Soy May Be Riskier Than BPA

May 12, 2010
Ann Louise Gittleman, PhD, CNS

Ann Louise Gittleman, PhD, CNS

Award-winning nutritionist and New York Times bestselling author.

92098617Manufactured soy is linked to decreased fertility and possible thyroid problems.

Long-term consumption of soy protein may weaken fertility in males, a new animal study suggests. Compared to mice fed soy-free diets, those consuming soy protein had 25% lower sperm counts.

Consuming soy in the early years may decrease fertility in females. Researchers at the National Institute of Environmental Health Sciences recently linked genistein—a phytoestrogen in soy eaten from birth—with irregular menstrual cycles as well as ovulation and fertility problems in adult female mice.

Even “brief exposure to genistein can produce long-lasting effects in rats,” says biologist Heather Patisaul, PhD, at the NC State University. Why worry about toxic chemicals like bisphenol A (BPA) and not soy, she asks. “We see far more significant effects with soy than we do with bisphenol A.” A recent Korean study suggests that dietary exposure to soy phytoestrogens (like genistein) “poses a relatively higher health risk for humans” than do synthetic endocrine disrupters.

Dr. Ann Louise’s Take:

Finally researchers are getting onboard with my “unjoy of soy” bandwagon. I’ve been worried about the proliferation of soy “frankenfoods” for decades. First and foremost, soy is a relative newcomer to the human diet. Most soybeans grown in this country are genetically engineered—and these bioengineered foods have never been tested on humans.

While many people are highly sensitive or even allergic to dairy and grains (introduced about 10,000 years ago), soy foods are relative newcomers to the human diet—only about 200 to 300 years old—making them hard to assimilate even when they’re completely natural! In Asia, where soy is part of the traditional diet, it’s processed very differently, often fermented to make it easier to digest.

Swiss researchers at the University of Geneva Medical School even caution against feeding soy-based formula to infants, because of the potential long-term risk from phytoestrogens. Soy protein isolate—a manufactured form of soy—is the main ingredient in soy formula, which comprises one-third of the U.S. market, as well as soymilk and other soy foods.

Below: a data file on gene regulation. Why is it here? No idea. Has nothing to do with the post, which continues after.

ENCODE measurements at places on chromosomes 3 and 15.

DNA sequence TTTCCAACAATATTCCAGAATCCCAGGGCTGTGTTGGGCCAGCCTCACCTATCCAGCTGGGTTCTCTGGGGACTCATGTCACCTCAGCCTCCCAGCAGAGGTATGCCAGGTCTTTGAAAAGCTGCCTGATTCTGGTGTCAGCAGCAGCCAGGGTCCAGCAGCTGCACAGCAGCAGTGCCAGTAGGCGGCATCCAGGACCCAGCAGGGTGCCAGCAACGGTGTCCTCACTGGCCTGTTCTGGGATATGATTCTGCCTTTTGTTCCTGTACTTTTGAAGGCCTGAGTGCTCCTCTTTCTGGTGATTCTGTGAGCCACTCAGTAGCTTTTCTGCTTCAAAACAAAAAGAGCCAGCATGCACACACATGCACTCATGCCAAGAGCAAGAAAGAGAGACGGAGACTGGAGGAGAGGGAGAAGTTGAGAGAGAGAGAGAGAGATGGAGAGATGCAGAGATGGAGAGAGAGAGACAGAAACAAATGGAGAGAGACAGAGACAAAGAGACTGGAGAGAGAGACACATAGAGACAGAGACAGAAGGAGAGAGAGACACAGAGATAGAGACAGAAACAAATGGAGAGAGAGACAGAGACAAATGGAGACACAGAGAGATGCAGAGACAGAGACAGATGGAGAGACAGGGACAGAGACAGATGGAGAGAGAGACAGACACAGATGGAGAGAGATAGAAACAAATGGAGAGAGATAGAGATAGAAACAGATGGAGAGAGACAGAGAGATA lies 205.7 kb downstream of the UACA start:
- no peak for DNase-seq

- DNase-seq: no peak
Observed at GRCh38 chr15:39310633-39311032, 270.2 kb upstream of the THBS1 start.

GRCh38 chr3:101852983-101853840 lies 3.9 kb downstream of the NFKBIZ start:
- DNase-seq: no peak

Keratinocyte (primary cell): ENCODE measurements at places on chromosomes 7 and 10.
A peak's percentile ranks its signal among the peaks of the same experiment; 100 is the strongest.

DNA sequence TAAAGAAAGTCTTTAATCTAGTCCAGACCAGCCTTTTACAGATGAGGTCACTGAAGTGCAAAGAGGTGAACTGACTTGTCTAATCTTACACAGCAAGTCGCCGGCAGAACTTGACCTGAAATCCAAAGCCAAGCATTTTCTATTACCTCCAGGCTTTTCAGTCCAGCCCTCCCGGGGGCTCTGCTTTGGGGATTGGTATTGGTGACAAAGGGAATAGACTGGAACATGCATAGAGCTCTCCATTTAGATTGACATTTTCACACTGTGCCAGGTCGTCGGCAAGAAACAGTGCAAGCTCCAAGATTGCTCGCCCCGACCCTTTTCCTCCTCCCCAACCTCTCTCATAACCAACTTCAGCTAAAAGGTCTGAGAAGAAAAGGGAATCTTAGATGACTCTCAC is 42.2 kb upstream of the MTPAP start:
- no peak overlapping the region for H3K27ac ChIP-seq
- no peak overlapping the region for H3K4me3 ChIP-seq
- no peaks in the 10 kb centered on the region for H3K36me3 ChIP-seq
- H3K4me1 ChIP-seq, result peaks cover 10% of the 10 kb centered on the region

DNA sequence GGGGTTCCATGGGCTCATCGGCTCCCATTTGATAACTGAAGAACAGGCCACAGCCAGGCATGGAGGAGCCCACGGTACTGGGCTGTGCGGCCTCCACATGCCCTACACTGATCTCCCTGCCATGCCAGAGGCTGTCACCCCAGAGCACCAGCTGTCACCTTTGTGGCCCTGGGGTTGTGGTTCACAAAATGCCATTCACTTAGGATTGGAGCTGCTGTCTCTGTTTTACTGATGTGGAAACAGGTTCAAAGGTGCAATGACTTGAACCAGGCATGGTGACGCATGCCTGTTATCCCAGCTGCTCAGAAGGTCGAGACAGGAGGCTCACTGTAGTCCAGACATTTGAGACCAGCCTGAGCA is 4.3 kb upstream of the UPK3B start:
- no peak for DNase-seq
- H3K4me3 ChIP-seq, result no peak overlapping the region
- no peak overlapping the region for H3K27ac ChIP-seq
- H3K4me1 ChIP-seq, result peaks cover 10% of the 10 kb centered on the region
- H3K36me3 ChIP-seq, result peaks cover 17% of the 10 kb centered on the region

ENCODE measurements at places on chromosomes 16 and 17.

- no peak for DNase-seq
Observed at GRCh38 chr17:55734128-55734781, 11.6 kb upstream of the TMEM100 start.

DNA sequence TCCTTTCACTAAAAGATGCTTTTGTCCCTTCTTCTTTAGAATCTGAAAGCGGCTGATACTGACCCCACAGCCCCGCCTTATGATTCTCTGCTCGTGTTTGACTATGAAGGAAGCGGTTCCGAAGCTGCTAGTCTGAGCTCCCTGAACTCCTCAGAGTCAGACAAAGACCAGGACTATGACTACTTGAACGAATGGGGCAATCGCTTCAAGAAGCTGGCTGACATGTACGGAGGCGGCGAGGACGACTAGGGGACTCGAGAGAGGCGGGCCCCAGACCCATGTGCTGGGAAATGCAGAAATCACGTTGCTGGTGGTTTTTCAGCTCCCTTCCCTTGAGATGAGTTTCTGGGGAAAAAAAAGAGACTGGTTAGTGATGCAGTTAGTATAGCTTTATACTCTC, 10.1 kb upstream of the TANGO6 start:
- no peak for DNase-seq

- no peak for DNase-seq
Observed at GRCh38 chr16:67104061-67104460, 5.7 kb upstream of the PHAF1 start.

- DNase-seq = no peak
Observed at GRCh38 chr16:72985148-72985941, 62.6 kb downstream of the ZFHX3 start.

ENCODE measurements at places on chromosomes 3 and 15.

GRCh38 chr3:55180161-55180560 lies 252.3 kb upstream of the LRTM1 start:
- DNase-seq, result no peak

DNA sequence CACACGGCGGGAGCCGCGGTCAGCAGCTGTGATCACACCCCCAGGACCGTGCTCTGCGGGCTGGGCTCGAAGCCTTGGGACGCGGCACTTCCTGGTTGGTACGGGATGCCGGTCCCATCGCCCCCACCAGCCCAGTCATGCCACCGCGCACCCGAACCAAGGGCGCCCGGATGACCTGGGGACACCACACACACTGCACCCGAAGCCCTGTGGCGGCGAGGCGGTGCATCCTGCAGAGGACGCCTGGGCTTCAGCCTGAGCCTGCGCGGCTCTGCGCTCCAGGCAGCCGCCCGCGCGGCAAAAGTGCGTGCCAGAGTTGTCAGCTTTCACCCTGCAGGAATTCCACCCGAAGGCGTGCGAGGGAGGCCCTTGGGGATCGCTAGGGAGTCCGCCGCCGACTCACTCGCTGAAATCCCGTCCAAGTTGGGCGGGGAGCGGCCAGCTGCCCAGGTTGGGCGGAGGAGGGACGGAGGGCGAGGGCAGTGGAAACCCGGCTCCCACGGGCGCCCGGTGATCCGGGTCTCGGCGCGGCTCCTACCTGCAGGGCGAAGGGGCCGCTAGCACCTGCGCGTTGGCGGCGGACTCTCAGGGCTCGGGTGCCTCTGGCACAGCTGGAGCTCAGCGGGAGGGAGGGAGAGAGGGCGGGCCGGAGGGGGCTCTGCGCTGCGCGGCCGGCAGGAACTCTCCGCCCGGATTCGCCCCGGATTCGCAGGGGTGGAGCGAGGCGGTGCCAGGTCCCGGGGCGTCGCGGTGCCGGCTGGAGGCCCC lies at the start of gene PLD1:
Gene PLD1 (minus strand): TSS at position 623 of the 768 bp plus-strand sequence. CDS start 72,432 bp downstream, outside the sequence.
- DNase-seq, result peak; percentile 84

Even after undergoing the high-temperature, high-pressure industrial processes used to make soy formula and milk, phytates and trypsin inhibitors remain, interfering with nutrient absorption. To make matters worse, some processing of soy produces lysinealine, a carcinogen that further reduces the already low cysteine content of soy.

A Mixed Message—at Best
Several recent studies even link soy consumption with breast cancer, although its phytoestrogens have been touted as a natural alternative to hormone replacement therapy in women. Premenopausal women do show lower estrogen levels when they take soy isoflavones, but pro-estrogenic effects have also been reported in breast tissue. In cell research, healthy breast cells from women who took soy isoflavones showed an increased proliferation rate, which may increase the risk for breast cancer.

While some years back manufacturers pushed for and obtained the right to publish a claim that soy foods may contribute to heart health, a year-long study of soy protein at Florida State University found no cardiovascular benefits in postmenopausal women who are at increased risk for heart problems. No wonder the FDA is reevaluating the soy protein claim.

Soy has also been linked to reduced thyroid function in a preliminary trial of its isoflavones among healthy Japanese. Infants with congenital hypothyroidism (sluggish thyroid) should definitely not be given soy—in formula or milk.

The Right Copper-Zinc Balance
The phytates in soy interfere with mineral absorption—particularly zinc, which is a critical component of 90 important enzymes in the body and the mineral antagonist to copper. Soy is an incomplete protein, notoriously deficient in the sulfur-bearing aminos (lysine and methionine). To add insult to injury, soy products are also very high in copper, further throwing off a healthy zinc/copper ratio.

Too much copper can suppress thyroid function as well as the liver’s ability to detoxify. That’s not all! Copper overload can lead to depression, fatigue, food cravings, frontal headaches, and weight gain.

Although I find zinc to be deficient in most Americans these days, vegetarians and vegans tend to be particularly low in zinc which makes it even more crucial for them to avoid most soy-based products.